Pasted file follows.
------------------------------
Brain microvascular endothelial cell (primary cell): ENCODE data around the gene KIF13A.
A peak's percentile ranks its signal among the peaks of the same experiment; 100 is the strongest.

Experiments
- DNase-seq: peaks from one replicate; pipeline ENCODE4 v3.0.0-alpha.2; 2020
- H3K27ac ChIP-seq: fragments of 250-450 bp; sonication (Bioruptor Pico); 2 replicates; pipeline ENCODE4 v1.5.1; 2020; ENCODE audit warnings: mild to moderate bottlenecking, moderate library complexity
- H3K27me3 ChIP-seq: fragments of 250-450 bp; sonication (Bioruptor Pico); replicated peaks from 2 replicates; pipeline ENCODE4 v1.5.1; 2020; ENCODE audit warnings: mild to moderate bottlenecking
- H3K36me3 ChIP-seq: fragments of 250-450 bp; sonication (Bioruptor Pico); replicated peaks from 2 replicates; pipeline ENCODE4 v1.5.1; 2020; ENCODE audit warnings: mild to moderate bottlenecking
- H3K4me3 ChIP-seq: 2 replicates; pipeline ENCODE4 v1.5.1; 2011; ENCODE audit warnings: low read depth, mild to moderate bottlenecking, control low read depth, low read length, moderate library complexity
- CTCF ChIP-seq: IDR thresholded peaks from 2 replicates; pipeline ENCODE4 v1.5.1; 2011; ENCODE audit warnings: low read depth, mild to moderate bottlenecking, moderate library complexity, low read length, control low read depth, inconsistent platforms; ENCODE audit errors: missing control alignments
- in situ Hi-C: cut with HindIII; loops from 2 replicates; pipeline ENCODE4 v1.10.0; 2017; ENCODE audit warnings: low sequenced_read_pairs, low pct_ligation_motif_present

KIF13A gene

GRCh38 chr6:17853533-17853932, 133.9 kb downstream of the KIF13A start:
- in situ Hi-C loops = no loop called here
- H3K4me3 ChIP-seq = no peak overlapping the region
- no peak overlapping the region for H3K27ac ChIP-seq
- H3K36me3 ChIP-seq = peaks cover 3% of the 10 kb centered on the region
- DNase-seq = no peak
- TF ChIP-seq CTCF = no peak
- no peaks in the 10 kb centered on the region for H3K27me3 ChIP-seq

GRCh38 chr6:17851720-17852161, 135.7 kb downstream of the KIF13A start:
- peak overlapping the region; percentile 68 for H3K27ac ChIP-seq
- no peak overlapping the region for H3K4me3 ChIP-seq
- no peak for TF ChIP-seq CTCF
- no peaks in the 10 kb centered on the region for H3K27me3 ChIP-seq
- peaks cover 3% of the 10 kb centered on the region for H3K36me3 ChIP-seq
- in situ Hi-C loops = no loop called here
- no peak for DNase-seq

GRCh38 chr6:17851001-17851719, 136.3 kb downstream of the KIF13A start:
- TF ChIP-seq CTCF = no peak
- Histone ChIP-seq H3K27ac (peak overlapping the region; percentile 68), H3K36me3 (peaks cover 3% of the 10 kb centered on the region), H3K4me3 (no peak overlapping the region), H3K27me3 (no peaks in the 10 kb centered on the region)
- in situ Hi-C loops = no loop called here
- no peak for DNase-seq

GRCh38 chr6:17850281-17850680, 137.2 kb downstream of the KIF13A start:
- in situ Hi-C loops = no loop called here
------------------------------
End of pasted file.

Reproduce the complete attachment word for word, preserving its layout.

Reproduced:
Brain microvascular endothelial cell (primary cell): ENCODE data around the gene KIF13A.
A peak's percentile ranks its signal among the peaks of the same experiment; 100 is the strongest.

Experiments
- DNase-seq: peaks from one replicate; pipeline ENCODE4 v3.0.0-alpha.2; 2020
- H3K27ac ChIP-seq: fragments of 250-450 bp; sonication (Bioruptor Pico); 2 replicates; pipeline ENCODE4 v1.5.1; 2020; ENCODE audit warnings: mild to moderate bottlenecking, moderate library complexity
- H3K27me3 ChIP-seq: fragments of 250-450 bp; sonication (Bioruptor Pico); replicated peaks from 2 replicates; pipeline ENCODE4 v1.5.1; 2020; ENCODE audit warnings: mild to moderate bottlenecking
- H3K36me3 ChIP-seq: fragments of 250-450 bp; sonication (Bioruptor Pico); replicated peaks from 2 replicates; pipeline ENCODE4 v1.5.1; 2020; ENCODE audit warnings: mild to moderate bottlenecking
- H3K4me3 ChIP-seq: 2 replicates; pipeline ENCODE4 v1.5.1; 2011; ENCODE audit warnings: low read depth, mild to moderate bottlenecking, control low read depth, low read length, moderate library complexity
- CTCF ChIP-seq: IDR thresholded peaks from 2 replicates; pipeline ENCODE4 v1.5.1; 2011; ENCODE audit warnings: low read depth, mild to moderate bottlenecking, moderate library complexity, low read length, control low read depth, inconsistent platforms; ENCODE audit errors: missing control alignments
- in situ Hi-C: cut with HindIII; loops from 2 replicates; pipeline ENCODE4 v1.10.0; 2017; ENCODE audit warnings: low sequenced_read_pairs, low pct_ligation_motif_present

KIF13A gene

GRCh38 chr6:17853533-17853932, 133.9 kb downstream of the KIF13A start:
- in situ Hi-C loops = no loop called here
- H3K4me3 ChIP-seq = no peak overlapping the region
- no peak overlapping the region for H3K27ac ChIP-seq
- H3K36me3 ChIP-seq = peaks cover 3% of the 10 kb centered on the region
- DNase-seq = no peak
- TF ChIP-seq CTCF = no peak
- no peaks in the 10 kb centered on the region for H3K27me3 ChIP-seq

GRCh38 chr6:17851720-17852161, 135.7 kb downstream of the KIF13A start:
- peak overlapping the region; percentile 68 for H3K27ac ChIP-seq
- no peak overlapping the region for H3K4me3 ChIP-seq
- no peak for TF ChIP-seq CTCF
- no peaks in the 10 kb centered on the region for H3K27me3 ChIP-seq
- peaks cover 3% of the 10 kb centered on the region for H3K36me3 ChIP-seq
- in situ Hi-C loops = no loop called here
- no peak for DNase-seq

GRCh38 chr6:17851001-17851719, 136.3 kb downstream of the KIF13A start:
- TF ChIP-seq CTCF = no peak
- Histone ChIP-seq H3K27ac (peak overlapping the region; percentile 68), H3K36me3 (peaks cover 3% of the 10 kb centered on the region), H3K4me3 (no peak overlapping the region), H3K27me3 (no peaks in the 10 kb centered on the region)
- in situ Hi-C loops = no loop called here
- no peak for DNase-seq

GRCh38 chr6:17850281-17850680, 137.2 kb downstream of the KIF13A start:
- in situ Hi-C loops = no loop called here